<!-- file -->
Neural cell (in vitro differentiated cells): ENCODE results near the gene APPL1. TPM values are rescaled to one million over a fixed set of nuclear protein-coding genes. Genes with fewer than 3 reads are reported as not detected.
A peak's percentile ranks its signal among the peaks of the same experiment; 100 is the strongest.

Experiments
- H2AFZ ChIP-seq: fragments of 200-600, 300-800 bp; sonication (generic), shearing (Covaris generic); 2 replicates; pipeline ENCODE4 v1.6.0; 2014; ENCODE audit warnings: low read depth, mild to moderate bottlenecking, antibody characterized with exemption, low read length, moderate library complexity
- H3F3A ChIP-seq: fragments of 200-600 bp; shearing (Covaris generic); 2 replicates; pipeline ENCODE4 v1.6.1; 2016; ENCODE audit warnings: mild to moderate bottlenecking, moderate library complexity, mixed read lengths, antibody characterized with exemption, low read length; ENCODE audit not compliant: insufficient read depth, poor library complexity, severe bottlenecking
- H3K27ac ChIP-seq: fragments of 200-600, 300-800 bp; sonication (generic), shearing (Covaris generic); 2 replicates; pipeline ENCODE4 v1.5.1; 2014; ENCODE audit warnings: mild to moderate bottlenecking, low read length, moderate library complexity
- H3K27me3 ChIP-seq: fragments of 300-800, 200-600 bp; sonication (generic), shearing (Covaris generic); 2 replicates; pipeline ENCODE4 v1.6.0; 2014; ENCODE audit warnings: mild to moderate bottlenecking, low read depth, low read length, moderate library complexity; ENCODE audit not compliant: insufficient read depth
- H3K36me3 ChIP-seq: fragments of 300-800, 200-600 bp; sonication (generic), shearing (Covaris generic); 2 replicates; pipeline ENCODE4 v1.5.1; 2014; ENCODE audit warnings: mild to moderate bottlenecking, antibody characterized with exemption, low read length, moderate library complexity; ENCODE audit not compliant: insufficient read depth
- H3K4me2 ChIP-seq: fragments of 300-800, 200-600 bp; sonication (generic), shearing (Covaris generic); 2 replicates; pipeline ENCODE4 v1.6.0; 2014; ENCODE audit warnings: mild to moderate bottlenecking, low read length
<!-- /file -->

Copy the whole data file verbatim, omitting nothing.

Neural cell (in vitro differentiated cells): ENCODE results near the gene APPL1. TPM values are rescaled to one million over a fixed set of nuclear protein-coding genes. Genes with fewer than 3 reads are reported as not detected.
A peak's percentile ranks its signal among the peaks of the same experiment; 100 is the strongest.

Experiments
- H2AFZ ChIP-seq: fragments of 200-600, 300-800 bp; sonication (generic), shearing (Covaris generic); 2 replicates; pipeline ENCODE4 v1.6.0; 2014; ENCODE audit warnings: low read depth, mild to moderate bottlenecking, antibody characterized with exemption, low read length, moderate library complexity
- H3F3A ChIP-seq: fragments of 200-600 bp; shearing (Covaris generic); 2 replicates; pipeline ENCODE4 v1.6.1; 2016; ENCODE audit warnings: mild to moderate bottlenecking, moderate library complexity, mixed read lengths, antibody characterized with exemption, low read length; ENCODE audit not compliant: insufficient read depth, poor library complexity, severe bottlenecking
- H3K27ac ChIP-seq: fragments of 200-600, 300-800 bp; sonication (generic), shearing (Covaris generic); 2 replicates; pipeline ENCODE4 v1.5.1; 2014; ENCODE audit warnings: mild to moderate bottlenecking, low read length, moderate library complexity
- H3K27me3 ChIP-seq: fragments of 300-800, 200-600 bp; sonication (generic), shearing (Covaris generic); 2 replicates; pipeline ENCODE4 v1.6.0; 2014; ENCODE audit warnings: mild to moderate bottlenecking, low read depth, low read length, moderate library complexity; ENCODE audit not compliant: insufficient read depth
- H3K36me3 ChIP-seq: fragments of 300-800, 200-600 bp; sonication (generic), shearing (Covaris generic); 2 replicates; pipeline ENCODE4 v1.5.1; 2014; ENCODE audit warnings: mild to moderate bottlenecking, antibody characterized with exemption, low read length, moderate library complexity; ENCODE audit not compliant: insufficient read depth
- H3K4me2 ChIP-seq: fragments of 300-800, 200-600 bp; sonication (generic), shearing (Covaris generic); 2 replicates; pipeline ENCODE4 v1.6.0; 2014; ENCODE audit warnings: mild to moderate bottlenecking, low read length